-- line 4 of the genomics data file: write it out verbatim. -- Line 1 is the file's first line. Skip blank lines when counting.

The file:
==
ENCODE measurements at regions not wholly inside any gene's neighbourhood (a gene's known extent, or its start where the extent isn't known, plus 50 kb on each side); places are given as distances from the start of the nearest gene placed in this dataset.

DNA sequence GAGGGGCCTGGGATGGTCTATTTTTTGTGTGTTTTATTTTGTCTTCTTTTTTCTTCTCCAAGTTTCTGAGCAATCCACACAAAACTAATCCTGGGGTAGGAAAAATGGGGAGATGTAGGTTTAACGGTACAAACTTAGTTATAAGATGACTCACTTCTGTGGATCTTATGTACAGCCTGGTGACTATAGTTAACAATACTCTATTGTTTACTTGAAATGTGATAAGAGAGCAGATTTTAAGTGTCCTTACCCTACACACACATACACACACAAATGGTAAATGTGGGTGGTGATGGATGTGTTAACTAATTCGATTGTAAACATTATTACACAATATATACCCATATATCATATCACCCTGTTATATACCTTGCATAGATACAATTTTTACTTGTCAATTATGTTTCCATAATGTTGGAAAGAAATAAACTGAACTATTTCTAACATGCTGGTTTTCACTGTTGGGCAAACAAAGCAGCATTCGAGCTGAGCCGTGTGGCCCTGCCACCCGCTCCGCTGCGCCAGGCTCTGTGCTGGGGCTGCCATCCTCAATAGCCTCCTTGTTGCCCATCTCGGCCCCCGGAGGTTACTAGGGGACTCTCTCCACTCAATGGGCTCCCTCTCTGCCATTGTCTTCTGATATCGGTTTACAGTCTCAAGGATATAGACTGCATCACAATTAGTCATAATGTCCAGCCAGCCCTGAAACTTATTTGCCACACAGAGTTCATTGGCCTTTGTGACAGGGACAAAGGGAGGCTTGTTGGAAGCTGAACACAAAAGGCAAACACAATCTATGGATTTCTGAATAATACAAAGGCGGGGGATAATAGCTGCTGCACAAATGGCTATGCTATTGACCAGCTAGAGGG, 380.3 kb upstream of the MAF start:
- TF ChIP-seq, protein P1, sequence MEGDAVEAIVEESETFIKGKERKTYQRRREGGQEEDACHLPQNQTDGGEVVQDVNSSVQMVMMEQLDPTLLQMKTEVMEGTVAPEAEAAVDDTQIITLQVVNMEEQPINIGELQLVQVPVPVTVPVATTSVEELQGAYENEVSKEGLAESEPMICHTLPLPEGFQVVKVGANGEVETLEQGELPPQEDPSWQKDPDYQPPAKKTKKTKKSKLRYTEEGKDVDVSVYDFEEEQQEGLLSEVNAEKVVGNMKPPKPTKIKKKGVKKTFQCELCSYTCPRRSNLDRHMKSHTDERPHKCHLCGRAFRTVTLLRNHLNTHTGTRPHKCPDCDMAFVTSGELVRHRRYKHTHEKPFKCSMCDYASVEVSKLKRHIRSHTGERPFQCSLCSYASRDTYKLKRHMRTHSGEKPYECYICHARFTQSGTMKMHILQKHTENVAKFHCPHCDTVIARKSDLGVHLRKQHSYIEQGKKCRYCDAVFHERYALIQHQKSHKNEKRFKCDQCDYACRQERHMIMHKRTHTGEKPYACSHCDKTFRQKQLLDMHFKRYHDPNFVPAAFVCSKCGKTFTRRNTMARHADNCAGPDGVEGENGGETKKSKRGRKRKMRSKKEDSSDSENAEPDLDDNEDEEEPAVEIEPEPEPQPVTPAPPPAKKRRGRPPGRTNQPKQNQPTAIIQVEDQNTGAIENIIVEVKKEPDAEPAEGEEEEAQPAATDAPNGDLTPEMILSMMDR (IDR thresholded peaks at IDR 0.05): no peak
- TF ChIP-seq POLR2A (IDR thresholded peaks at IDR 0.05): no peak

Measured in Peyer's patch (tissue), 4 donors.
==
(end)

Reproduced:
- TF ChIP-seq POLR2A (IDR thresholded peaks at IDR 0.05): no peak